So I sifted, to remove all the existing bulbs, in order to keep them as use them elsewhere in the garden and plant shorter varieties which can cope with the wind. In four hours I managed to sift three metres of wall, only thirty or so left to go!!! My back ached, as I am 5’10 and the garden wall was below waist height, I had to hunch over to work in the bed. My arms throbbed from digging and sifting, no wonder cocktail barmen have such good arm muscles with all the shaking. Not that I’ve looked of course.

Plan Two, Version B: do not remove all the soil, just about the top thirty centimetres then mix the sifted soil with compost, chicken poo pellets and blood and bone and add that back to the bed. I did the digging, mixing and replacing of the soil and engage hired help who would, in fact, work for free i.e. husband and children. My husband turned out to be the world champion soil sifter, although he was unable to fully extend his arms for about a week after this soil sifting tournament. The children were the bulb locaters who would locate the bulbs in the soil and place them in the bulb receptacle; the blue bucket. In the end we had to enlist the storage capacity of three bulb receptacles, two buckets and one tub. This fact should have alerted me to the quantity of bulbs I was going to need to plant along the wall but I was in a ‘GARDENING FRENZY’; as my loyal soil sifter informs me.

We completed the entire wall in eighteen hours, spread over three days. My soil sifter nearly instigated a rebellion but when the job was finished and I promised I would never ask him to touch the bottle green implement of pain ever again, he leaned back, beer in hand, and said ‘You know it’s going to look really good when it’s all in flower.’

After such a mammoth effort from my family I planted the bulbs during the week, as I felt I may be pushing my luck if I asked for any more assistance in the garden for a little while. I planted five bags of 100 Tête-à-Tête daffodils and fourteen packs of twenty muscari armeniacum or grape hyacinth bulbs. 780 bulbs! I actually bought our local garden centre out of the muscari bulbs and they were not going to get anymore in, so I drove to another garden centre at the other end of the Island and bought them out too. Alas I was unable to find anymore so the last three metres of our wall lies unplanted. I was going to plant more of the Tête-à-Tête but then I was worrying about damaging those bulbs when I went to plant more muscari in October so I decided to leave it bare. Now all the daffodil bulbs are flowering, I must admit it does look a little odd with the bare end but after our bizarre soil sifting ceremony, which lasted four days in all (including my solo effort), perhaps this is what the neighbours have come to expect. The muscari are yet to show their little blue faces, although plenty of green leaves have arrived?. My husband asked if we were going to replace them if they failed to flower, that was only until I pointed out that this would mean more sifting. He has decided he quite likes the daffs by themselves.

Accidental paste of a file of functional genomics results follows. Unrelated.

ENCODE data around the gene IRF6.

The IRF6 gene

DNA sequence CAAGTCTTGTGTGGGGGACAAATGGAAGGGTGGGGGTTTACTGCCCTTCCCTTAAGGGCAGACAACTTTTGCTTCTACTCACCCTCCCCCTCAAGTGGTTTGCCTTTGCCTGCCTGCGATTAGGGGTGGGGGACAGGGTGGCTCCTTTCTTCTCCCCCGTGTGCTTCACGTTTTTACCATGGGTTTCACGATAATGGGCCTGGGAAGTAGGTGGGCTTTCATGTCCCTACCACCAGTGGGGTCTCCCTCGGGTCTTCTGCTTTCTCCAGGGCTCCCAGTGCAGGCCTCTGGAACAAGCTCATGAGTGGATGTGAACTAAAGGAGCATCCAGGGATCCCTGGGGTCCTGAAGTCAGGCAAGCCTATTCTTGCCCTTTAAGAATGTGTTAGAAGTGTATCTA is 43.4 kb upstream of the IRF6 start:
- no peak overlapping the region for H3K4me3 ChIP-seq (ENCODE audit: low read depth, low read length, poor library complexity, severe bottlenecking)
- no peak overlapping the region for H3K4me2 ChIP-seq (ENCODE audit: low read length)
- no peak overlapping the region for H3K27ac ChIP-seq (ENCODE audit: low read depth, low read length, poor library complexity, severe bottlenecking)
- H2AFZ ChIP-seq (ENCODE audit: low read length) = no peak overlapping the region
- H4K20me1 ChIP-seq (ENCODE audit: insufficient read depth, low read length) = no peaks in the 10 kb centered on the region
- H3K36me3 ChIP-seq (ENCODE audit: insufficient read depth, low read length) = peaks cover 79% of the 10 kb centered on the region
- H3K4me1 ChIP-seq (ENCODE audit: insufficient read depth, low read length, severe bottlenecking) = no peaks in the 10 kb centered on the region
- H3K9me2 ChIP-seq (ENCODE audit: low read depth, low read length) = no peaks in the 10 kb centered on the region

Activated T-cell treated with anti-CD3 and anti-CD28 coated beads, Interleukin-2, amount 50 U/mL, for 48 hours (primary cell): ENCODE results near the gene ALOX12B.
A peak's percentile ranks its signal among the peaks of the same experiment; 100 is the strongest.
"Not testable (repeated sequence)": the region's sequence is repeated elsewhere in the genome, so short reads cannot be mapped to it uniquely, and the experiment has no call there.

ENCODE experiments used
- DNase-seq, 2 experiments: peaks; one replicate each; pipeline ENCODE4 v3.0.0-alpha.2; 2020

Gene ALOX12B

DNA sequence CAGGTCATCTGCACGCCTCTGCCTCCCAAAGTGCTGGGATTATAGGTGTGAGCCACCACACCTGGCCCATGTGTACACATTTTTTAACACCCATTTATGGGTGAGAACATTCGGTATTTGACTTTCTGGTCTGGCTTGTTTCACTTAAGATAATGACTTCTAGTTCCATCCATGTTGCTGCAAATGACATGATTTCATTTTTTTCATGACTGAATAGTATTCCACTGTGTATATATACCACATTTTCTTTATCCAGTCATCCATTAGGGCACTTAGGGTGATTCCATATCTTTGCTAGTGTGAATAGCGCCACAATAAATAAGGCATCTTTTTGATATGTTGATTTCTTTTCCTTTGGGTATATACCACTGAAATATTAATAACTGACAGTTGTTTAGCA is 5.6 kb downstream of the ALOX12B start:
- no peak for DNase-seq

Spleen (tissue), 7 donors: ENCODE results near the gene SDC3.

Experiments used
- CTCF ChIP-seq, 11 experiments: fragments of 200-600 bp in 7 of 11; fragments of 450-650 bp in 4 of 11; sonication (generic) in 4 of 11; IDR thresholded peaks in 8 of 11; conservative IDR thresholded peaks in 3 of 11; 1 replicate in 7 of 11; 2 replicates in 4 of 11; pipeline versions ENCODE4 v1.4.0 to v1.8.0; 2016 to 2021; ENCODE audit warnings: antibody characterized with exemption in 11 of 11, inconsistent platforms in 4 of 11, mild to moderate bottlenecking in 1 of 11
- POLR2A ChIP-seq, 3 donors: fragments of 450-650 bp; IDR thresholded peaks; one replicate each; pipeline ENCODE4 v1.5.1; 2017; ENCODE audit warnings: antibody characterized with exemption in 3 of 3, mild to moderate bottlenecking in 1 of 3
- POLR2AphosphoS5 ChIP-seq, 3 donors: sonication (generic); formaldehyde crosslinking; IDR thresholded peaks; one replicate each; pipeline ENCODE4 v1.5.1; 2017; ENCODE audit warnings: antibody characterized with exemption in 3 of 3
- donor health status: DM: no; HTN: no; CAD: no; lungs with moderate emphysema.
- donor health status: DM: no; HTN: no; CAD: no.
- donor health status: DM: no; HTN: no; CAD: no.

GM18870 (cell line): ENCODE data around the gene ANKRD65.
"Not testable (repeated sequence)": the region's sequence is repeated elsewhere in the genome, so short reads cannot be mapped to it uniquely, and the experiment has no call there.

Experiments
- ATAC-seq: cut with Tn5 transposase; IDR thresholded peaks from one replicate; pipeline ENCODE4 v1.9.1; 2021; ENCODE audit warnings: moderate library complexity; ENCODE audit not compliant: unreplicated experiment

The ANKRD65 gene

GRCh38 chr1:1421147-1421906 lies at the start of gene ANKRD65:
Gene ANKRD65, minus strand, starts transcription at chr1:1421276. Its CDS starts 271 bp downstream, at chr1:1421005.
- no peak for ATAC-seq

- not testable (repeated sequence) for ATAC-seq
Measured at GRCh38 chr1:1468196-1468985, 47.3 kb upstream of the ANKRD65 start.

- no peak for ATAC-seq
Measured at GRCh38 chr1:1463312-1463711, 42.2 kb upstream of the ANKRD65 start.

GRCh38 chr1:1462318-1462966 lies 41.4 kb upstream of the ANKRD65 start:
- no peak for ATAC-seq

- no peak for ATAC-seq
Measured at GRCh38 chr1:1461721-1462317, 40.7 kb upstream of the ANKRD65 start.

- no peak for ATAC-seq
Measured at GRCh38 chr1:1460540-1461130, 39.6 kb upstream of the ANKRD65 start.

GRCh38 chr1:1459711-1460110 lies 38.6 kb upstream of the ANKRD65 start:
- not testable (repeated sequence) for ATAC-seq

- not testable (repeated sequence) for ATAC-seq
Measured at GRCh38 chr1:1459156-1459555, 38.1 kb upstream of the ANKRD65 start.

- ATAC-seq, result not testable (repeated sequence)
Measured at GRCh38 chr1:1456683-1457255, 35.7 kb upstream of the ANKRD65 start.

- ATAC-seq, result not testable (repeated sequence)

(For those of you unfamiliar with Guern/UK flower varieties the photos are as follows: 1. daffodils and celandines on the Port Soif Nature Trail, 2. Celandine on the Port Soif Nature Trail, 3. Primroses from our garden, 4. the ever spiky but sweet smelling Gorse.)

1 comment:

  1. Hi Gillian
    loving the blog, I am feeling very homesick for the UK. The flowers look fantastic, what a huge amount of work you guys did. I really loved the snowdrops, they were just gorgeous. The day I got your blog details, my friend Lynette told me she has also started a blog, I am so behind the times I didn't even know what they were.
    Look forward to the next instalment of the happenings at Bumble Bee Cottage.
    Michele Henselien